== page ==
QUILTS & FABRIC: PAST & PRESENT
Saturday, September 30, 2023
William Morris and I have a new collection of his designs for Moda.
We've been following the trends.
The Best of Morris
"Best" means our favorites.
The Give Away is over. Julia was the winner, picked rather randomly but I think she will like her Jelly Roll
Now, interior decorating fashions come and go but we want you to know we are absolutely on top of it here. Some thoughts on interior design trends:
Butterfly chair of the '60s
As you can see, we study the media and we are glad to see that flowing Morris design is the thing after a few years of angular moderne.
Ebony Suites is riding the crest of three design waves:
1) William Morris revival
2) Wallpaper as interior design
3) Gray as interior palette
Designer Laura Hunter with Morris wallpaper
What goes better with your Morris wallpaper
than Morris accessories and quilts?
And we have noticed that the color of the year is
As you might guess Ebony Suite is William Morris prints
in shades of gray from charcoal to taupe.
The solids that go with the line.
Gray---the height of cool
"It's certain that fine women eat A crazy salad with their meat."
William Butler Yeats
Here's a simple idea for a stack of Layer Cakes, cut to 10"
and finishing to 9-1/2" blocks. Plus your scraps of bright solids
cut to 1-1/2" wide.
Applique strips finishing to 1" in the center
If you want the background to flow across the block
you could try to piece strips cut from two 10" squares...but
Applique is easier.
And since you are appliqueing you could
just sew rather rectangular strips onto the squares for a truly Crazy Salad.
We'll have plenty of ideas for projects and quilts in the next few months.
Monday, September 25, 2023
If one were looking for an exercise in pattern complexity, one might consider Lucky Star from the Laura Wheeler syndicated newspaper column in the 1930s.
Syndicated to many newspapers in July, 1934
BlockBase+ Pattern ID 2989
BlockBase will draw setting arrangements for you as well as patterns.
Two mid-century quilts made from the newspaper pattern.
During the 1930s quilters loved white as a contrast to their pastel prints and plains.
These two vintage quilts highlight the blocks as separate units, using that emphasis on white (design idea revived today.)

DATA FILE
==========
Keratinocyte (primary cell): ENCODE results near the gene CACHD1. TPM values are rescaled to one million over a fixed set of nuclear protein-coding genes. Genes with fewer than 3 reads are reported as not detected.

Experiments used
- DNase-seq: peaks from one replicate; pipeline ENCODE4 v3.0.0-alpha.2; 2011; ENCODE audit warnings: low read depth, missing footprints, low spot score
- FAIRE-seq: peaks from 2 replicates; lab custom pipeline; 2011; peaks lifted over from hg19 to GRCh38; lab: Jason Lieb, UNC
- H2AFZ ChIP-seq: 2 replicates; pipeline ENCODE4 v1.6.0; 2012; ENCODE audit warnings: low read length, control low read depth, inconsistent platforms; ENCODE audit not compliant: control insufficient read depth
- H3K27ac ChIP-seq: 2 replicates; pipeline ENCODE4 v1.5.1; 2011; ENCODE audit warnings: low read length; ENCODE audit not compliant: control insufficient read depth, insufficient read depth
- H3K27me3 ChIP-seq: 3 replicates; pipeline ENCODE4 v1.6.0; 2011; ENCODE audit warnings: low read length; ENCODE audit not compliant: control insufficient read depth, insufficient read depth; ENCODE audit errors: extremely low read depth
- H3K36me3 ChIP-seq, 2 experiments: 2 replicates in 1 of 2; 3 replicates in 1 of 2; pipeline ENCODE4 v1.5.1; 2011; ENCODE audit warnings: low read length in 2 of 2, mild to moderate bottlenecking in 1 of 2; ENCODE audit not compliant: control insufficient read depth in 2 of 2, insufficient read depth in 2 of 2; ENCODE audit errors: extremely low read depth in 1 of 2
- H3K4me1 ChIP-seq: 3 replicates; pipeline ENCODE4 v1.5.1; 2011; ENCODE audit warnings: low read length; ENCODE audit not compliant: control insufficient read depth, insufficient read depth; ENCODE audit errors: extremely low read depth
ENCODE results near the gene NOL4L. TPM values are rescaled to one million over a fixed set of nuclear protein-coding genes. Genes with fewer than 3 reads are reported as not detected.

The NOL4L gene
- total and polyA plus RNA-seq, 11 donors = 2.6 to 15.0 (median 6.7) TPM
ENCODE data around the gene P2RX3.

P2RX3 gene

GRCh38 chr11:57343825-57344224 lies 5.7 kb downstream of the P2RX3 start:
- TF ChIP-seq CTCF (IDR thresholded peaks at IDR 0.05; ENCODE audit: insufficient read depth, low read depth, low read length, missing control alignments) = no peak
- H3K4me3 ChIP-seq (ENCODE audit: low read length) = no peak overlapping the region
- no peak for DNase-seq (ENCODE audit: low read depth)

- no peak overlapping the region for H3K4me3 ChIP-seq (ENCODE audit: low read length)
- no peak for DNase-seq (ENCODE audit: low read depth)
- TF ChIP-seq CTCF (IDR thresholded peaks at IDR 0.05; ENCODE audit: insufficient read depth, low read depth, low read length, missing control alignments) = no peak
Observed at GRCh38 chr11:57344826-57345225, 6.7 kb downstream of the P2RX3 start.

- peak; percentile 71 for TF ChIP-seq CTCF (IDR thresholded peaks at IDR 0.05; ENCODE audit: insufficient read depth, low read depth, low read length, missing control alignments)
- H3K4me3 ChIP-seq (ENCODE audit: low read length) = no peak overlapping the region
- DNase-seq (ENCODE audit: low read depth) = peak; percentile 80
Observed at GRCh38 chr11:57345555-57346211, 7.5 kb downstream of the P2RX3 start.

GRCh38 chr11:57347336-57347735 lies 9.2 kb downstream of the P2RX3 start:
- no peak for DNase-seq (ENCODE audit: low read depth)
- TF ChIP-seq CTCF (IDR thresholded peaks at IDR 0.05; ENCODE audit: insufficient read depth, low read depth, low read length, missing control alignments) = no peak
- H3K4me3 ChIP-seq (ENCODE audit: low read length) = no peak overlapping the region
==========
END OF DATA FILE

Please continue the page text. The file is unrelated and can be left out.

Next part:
EQ8 sketch of BlockBase #2989
But you might want to consider design interactions
in the corners using different shading.
Laura liked a template-cut block so here are two sheets
for a 12" finished block, drawn in EQ8 & BlockBase+.
Thursday, September 21, 2023
And one more connection for a last post this week.
See previous blogposts about Sylvia Queen's quilts and other Garden of Eden quilts:
Those tightly stuffed grapes, likely of wool or mixed wool fabric, in Sylvia Queen's quilt in the Johnson County Museum reminded me of something I'd seen.
And then in the middle of the night (of course) I sat up and said
Olive Bachelor Wells, Spencer Museum.
The grape vine border---the Garden of Eden theme.
And Olive Bachelor Wells lived in Ohio, just a few miles from Sylvia Queen.
Olive Wells's Adam & Eve are "stump work," three-dimensional
figures stitched to the surface.
As I recall the late Jean Mitchell came across this quilt in Kansas City and suggested that the owner, "the maker's great-grandson's wife," donate it to the Spencer, which she generously did in 1978.
The unusual dark background fabric was intriguing
and that is another design characteristic this Garden of Eden
shares with the Sylvia Queen quilt.
Jean and I spent some enjoyable time examining the Spencer donation. We communicated with Quilt Historian Ricky Clark of Ohio who was analyzing the Ohio Project's findings in Quilts in Community: Ohio's Traditions, published in 1991.
Rhoda Wells Warner, Painesville Ohio.
Buffalo & Erie County Historical Society
Each star represents a signer of the Declaration of Independence.
Ricky had noted the Wells Garden of Eden's similarities to a patriotic-themed extravaganza by Rhoda Warner, summarized below by Aimee E. Newell in a footnote in her book A Stitch in Time.
Fading purple stuffed grapes in Rhoda Warner's quilt
These women all lived up by Lake Erie in eastern Ohio in Geauga and Lake Counties in the 1850s, within thirty miles of each other. Similarities in their quilts give us a glimpse of the influence of fair prizes, sharing of techniques and perhaps some professional quiltmakers.
And a glimpse is all we have.
And that's the last post on the Garden of Eden quilts and the elusive Sylvia Warner Quinn (Queen.)
Rhoda Wells Warner's husband's grave:
Wednesday, September 20, 2023
We've been posting about Sylvia Queen and her Garden of Eden quilts.
19th-century embroidered samplerThe theme is a popular religious image in the vernacular arts.
Concrete Garden of Eden, Lucas, Kanas
S.P. Dinsmoor, early-20th-century
...Including quilts in a wide variety of imagery
Josephine Miller Adkins, collection of the
DAR Museum, dated 1874, Maryland
But similarities in one group of quilts related to Sylvia Queen's pair raise many questions about patterns being passed around.
The Minnesota Historical Society attributes this quilt to Mary Worthington Walker Foster (1809-1907), born in Belchertown, Massachusetts. The caption implies Mary Walker may have sewn it in Massachusetts before her marriage, but this quilt that looks to date from the 1850s was probably made after Mary and her husband moved west, first to Wisconsin in 1846, then to Ohio and Illinois.
Do notice that Mary Foster's maiden name is Walker. Was she related to Sylvia Queen, who used the name Sylvia Walker before her marriage in Geauga County, Ohio to William Quinn?
Surely, the Great Geauga County Fair had something to do with
One more Ohio connection tomorrow.